Colombia's government has formally launched peace talks with leftist FARC rebels. The closed-door talks in Norway are the latest attempt to end almost five decades of conflict.
The Colombian government and the Revolutionary Armed Forces of Colombia (FARC) held their first direct talks in 10 years on Thursday in a hotel in Hurdal, a small town north of Norway's capital, Oslo.
"We've come to look for peace with social justice in Colombia," Marquez said. "We come with an olive branch in our hands."
De la Calle meanwhile expressed "moderate optimism" about reaching a peace deal after three earlier failed attempts.
"We hope that there will be good results for the Colombian people," he said. "This is a moment of hope."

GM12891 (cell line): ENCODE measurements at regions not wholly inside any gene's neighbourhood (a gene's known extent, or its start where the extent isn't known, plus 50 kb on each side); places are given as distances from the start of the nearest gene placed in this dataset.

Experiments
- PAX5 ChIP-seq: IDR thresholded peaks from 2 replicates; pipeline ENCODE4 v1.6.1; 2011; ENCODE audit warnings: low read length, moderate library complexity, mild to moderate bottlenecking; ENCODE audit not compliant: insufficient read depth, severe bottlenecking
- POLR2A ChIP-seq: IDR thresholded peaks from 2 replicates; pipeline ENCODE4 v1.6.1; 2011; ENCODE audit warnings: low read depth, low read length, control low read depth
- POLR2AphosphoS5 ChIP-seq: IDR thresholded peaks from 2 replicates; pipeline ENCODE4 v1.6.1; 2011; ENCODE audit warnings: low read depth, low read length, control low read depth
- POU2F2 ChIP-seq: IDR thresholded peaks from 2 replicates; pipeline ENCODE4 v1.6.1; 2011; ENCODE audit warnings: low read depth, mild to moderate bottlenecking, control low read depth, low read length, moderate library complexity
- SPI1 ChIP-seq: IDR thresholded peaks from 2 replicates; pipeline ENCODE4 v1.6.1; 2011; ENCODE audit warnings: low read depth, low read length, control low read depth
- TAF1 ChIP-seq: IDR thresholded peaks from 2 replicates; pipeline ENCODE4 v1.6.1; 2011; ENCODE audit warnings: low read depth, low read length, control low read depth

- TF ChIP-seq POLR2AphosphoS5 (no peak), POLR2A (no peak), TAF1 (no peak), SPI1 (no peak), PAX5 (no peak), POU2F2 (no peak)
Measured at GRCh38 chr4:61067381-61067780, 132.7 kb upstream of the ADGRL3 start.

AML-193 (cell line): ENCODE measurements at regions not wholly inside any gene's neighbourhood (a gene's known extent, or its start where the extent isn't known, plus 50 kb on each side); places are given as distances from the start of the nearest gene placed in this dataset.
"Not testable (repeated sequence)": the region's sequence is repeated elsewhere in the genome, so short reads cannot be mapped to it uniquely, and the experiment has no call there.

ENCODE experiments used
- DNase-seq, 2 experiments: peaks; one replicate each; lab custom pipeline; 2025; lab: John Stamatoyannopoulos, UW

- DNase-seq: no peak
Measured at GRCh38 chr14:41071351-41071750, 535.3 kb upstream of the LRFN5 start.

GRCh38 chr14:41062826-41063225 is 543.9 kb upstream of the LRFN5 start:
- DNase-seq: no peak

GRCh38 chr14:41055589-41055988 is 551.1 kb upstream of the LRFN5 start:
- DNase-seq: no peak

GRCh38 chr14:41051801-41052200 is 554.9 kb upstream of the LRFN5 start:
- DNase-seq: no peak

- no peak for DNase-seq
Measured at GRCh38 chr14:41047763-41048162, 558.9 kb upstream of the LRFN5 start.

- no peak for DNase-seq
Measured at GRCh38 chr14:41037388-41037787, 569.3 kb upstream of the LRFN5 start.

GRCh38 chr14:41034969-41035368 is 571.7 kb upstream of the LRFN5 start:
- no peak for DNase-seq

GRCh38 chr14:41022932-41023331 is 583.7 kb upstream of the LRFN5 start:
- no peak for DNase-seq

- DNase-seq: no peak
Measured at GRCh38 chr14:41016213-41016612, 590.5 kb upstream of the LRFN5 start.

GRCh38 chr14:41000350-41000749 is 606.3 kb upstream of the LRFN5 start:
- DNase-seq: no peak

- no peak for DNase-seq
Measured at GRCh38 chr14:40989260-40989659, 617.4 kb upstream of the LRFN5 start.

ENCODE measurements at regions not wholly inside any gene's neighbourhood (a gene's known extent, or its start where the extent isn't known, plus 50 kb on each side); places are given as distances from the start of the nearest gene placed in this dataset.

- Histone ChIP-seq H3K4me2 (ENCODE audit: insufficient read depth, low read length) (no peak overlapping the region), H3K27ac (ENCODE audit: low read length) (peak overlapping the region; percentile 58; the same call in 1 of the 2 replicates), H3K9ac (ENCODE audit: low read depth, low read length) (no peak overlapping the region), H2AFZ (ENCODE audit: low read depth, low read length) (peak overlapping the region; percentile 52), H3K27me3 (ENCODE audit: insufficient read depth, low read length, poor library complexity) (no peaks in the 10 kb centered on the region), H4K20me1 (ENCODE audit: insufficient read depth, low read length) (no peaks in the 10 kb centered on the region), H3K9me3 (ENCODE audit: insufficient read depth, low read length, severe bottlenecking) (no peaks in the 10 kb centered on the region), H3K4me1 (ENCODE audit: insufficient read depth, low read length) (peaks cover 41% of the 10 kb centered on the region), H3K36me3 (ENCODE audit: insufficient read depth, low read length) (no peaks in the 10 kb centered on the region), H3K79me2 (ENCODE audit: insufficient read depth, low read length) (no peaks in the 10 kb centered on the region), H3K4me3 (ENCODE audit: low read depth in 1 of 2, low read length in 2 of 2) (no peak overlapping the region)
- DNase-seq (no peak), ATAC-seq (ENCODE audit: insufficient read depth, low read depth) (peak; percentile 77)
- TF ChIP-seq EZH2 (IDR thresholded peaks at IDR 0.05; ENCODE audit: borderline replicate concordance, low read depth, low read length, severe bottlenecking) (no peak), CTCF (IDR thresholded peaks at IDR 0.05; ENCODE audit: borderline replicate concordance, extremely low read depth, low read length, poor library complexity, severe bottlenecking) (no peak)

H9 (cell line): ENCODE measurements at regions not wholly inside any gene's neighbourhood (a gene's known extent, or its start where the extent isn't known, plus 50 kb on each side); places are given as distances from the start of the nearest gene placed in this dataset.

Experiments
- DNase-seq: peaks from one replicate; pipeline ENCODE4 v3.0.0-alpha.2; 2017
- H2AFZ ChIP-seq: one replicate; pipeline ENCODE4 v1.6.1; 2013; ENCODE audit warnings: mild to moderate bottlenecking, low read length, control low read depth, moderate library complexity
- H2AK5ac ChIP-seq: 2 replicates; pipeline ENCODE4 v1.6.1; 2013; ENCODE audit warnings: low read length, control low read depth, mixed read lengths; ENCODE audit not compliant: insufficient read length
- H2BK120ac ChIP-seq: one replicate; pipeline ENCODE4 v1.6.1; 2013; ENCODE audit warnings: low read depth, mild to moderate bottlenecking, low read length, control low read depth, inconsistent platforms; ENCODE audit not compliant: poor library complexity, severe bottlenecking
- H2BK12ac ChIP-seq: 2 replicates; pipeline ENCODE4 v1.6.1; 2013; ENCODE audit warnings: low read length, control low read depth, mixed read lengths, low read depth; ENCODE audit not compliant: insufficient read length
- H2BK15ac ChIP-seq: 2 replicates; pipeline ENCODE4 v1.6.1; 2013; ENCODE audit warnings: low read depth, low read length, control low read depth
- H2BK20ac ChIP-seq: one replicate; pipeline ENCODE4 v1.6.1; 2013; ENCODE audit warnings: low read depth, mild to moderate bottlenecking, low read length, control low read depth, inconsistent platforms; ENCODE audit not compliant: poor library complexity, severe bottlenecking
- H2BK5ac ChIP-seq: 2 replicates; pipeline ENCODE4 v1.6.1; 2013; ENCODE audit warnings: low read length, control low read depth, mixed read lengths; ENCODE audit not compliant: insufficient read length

The talks are to continue with in-depth negotiations in Cuba's capital, Havana, starting on November 15. They will follow preparatory meetings on November 5.
They are expected to cover the laying down of arms, rural development, land distribution, narcotics trafficking, victims' rights and various guarantees for the opposition.
The guerrillas formed in 1964 to demand what they viewed as a just distribution of land. Initially, a number of Colombians supported the guerrilla fighters' demands. However, as the war has dragged on, the death toll in connection with the conflict has risen to about 600,000 and there is growing support for an end to the fighting.
ccp/mkg (AFP, dpa, Reuters)